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In trying to answer a recent MSE-question I came on the partial problem to determine the power series for the function $$ f(x) = \sqrt{1-\sqrt{1+\sqrt{1-\sqrt{1+x}}}} $$

I was not successful with developing this series myself but when I asked wolframalpha I got this $$ \small -(-1/2)^{3/4} x^{1/4} -{1 (-1/2)^{1/4} x^{3/4} \over 16} +{23 (-1/2)^{3/4} x^{5/4}\over 256} +{81 (-1/2)^{1/4} x^{7/4} \over 4096} -{5163 (-1/2)^{3/4} x^{9/4})\over 131072} -{23111 (-1/2)^{1/4} x^{11/4})\over 2097152} +{794707 (-1/2)^{3/4} x^{13/4}\over 33554432} +{3986865 (-1/2)^{1/4} x^{15/4} \over 536870912} -{563081651 (-1/2)^{3/4} x^{17/4}\over 34359738368} -{3029331403 (-1/2)^{1/4} x^{19/4} \over 549755813888} +{108017005065 (-1/2)^{3/4} x^{21/4} \over 8796093022208} +{610056649623 (-1/2)^{1/4} x^{23/4} \over 140737488355328} +O(x^{25/4}) $$

This expansion even has no constant term, so the fixpoint $x_0=0$ becomes immediately understandable.
(Remark: There are more fixpoints :$\small t\approx 0.222986+0.413364 i$ and $\small u\approx 0.222986-0.413364 i$ , see also the answer of G Edgar in that mentioned question. Using that complex-positive fixpoint $t$ we can get a power series without constant term - but with complex coefficients: $ \small f(x+t)-t = g(x) \approx 0.21947 x + (-0.10260 + 0.17758 i) x^2 + $ $\small (-0.13374 - 0.22046 i) x^3 + (0.37558 - 0.02179 i) x^4 + O(x^5)$ end remark)

How can such an expansion be found? When I used Carlemanmatrices to resolve the function-composition I ran into singularities, and as well when I tried to get the first derivative at zero I ran into the same singularities - so how is this been done?

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  • $\begingroup$ @Mahdi: no, no duplicate: the question how one would determine the coefficients of a power series in such a difficult function was not discussed and not even mentioned in that question and its answers. It was only my idea, that the power series expansion which I wanted to find here might help to answer the other question - but I did not know how to do that until the answer of Matt E. $\endgroup$ – Gottfried Helms Aug 13 '13 at 7:52
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How about just the binomial theorem?

This gives $\sqrt{1+x} = 1 + \dfrac{1}{2} x - \dfrac{1}{8} x^2 + \dfrac{1}{16}x^3+ \cdots.$ Thus $$\sqrt{1-\sqrt{1+x}} = \sqrt{ -\dfrac{1}{2} x + \dfrac{1}{8}x^2 - \dfrac{1}{16} x^3+ \cdots} $$ $$= \sqrt{-\dfrac{x}{2}}\sqrt{1 - \dfrac{1}{4}{x} + \dfrac{1}{8} x^2+ \cdots} =(-\frac{x}{2})^{1/2}(1 - \dfrac{1}{8} x + \dfrac{7}{128} x^2 + \cdots),$$ the last equality being another application of the binomial theorem.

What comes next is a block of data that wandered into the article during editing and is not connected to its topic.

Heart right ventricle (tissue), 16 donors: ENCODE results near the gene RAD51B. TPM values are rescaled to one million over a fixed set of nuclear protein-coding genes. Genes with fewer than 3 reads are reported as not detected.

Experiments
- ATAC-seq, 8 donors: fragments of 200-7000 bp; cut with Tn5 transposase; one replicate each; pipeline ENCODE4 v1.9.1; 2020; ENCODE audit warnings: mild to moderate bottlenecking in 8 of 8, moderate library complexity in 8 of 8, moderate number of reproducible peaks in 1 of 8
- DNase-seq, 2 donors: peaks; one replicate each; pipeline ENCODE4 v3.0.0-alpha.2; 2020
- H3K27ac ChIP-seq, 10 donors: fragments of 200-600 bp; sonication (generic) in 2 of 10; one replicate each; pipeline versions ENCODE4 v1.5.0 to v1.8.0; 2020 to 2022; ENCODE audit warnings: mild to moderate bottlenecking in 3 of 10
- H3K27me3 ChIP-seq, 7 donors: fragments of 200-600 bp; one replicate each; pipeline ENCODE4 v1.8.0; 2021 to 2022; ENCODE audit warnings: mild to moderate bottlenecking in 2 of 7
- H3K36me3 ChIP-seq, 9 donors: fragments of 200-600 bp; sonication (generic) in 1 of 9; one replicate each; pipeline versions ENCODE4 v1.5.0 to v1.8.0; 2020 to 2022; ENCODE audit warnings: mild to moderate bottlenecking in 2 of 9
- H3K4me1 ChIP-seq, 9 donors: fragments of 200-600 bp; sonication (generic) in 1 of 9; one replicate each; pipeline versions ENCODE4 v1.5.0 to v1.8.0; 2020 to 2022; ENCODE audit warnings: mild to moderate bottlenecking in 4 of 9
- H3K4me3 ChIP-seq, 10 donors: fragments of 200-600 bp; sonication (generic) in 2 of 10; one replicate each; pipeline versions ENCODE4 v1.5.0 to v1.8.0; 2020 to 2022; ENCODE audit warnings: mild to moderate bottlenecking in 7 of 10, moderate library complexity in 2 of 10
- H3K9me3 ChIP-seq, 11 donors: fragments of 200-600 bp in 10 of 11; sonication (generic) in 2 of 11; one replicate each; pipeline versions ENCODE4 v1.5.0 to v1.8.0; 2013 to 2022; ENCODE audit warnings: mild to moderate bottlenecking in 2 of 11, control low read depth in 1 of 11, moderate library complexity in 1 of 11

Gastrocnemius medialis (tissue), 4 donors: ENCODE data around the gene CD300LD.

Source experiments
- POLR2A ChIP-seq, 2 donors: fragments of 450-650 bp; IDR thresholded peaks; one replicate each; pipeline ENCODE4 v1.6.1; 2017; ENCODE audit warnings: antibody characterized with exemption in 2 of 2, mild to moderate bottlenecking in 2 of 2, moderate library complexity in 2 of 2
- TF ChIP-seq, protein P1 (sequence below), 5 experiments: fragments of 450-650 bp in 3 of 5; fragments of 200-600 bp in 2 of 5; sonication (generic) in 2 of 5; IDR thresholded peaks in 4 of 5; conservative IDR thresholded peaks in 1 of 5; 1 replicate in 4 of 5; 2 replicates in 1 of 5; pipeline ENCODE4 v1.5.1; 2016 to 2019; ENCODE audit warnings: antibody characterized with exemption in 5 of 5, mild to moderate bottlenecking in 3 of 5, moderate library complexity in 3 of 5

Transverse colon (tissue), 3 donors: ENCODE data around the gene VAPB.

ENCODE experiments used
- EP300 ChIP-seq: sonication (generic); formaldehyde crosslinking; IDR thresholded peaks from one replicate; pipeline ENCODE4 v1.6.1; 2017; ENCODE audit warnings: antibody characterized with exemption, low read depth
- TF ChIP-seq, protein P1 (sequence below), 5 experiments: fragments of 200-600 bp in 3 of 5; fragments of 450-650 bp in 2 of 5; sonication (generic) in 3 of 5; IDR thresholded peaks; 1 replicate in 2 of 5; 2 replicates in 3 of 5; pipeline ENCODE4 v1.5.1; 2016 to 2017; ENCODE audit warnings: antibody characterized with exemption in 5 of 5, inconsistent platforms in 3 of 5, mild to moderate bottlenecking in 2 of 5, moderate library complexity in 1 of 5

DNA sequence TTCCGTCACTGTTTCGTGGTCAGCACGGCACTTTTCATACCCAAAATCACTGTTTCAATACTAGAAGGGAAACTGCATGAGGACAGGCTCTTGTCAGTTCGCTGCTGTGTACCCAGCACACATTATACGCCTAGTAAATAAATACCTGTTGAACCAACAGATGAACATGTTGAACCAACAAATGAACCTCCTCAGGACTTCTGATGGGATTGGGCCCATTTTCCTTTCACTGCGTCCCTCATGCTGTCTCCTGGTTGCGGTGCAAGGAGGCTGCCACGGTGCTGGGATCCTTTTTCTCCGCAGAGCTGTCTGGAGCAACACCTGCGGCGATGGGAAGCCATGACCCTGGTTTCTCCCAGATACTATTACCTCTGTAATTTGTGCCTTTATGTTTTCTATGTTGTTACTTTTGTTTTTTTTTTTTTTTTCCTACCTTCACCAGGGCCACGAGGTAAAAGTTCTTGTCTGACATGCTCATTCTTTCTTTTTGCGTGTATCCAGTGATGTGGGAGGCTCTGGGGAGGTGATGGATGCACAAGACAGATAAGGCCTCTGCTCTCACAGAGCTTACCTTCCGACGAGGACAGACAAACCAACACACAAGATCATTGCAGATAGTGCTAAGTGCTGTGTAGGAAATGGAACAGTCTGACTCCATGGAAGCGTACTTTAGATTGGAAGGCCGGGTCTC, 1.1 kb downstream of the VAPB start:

Assuming the want a branch of $f(x)$ that is real-valued for at least some real values of $x$, we note that the above expression is real-valued when $-1 < x \leq 0$, and produces a positive answer. Since we are going to substitute this expression back into $\sqrt{1 - \sqrt{ 1 + x}}$, we should actually take the negative branch of the second square root.

Thus we substitute the negative of this expression into itself in place of $x$, and so compute that $$\sqrt{1 - \sqrt{1 + \sqrt{1 - \sqrt{1+x}}}} = \dfrac{(-x/2)^{1/4}(1 - x/8 + \cdots)^{1/2}}{2^{1/2}} ( 1 + \frac{1}{8}(-x/2)^{1/2} - \frac{7x}{256} + \cdots)$$ $$ = \dfrac{(-x)^{1/4}}{2^{3/4}}(1 -\frac{x}{16} + \cdots)(1 + \frac{(-x)^{1/2}}{2^{7/2}} -\frac{7x}{256} + \cdots) $$ $$ = \dfrac{(-x)^{1/4}}{2^{3/4}}(1 + \frac{(-x)^{1/2}}{2^{7/2}} - \frac{23}{256} x + \cdots).$$ (I have dropped some terms, since with the approximation I made at the beginning, the product of the parenthetical expressions is only valid up to second order in $(-x)^{1/2}$. If I had expanded more terms in the binomial theorem at the beginning, I would have had more terms in the final expression.)

This agrees with the first three terms of the posted answer, up to some signs having to do with the choice of branch. (If I had just substituted the first expression into itself, without changing the sign so as to get a real-valued function for $x \leq 0$, I think I would have gotten an expression that differs from WA's up to an overall sign.)

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  • $\begingroup$ Very nice, very well! Just recently I came across that method to extract the $x$-term as factor from a power series without constant term (I think it was in the fiddling with the "fractional/half-derivative"), but it seems now it didn't really arrive at my (mental) tools-box... I think I'll have to practice with this method a bit more. $\endgroup$ – Gottfried Helms Aug 13 '13 at 8:20

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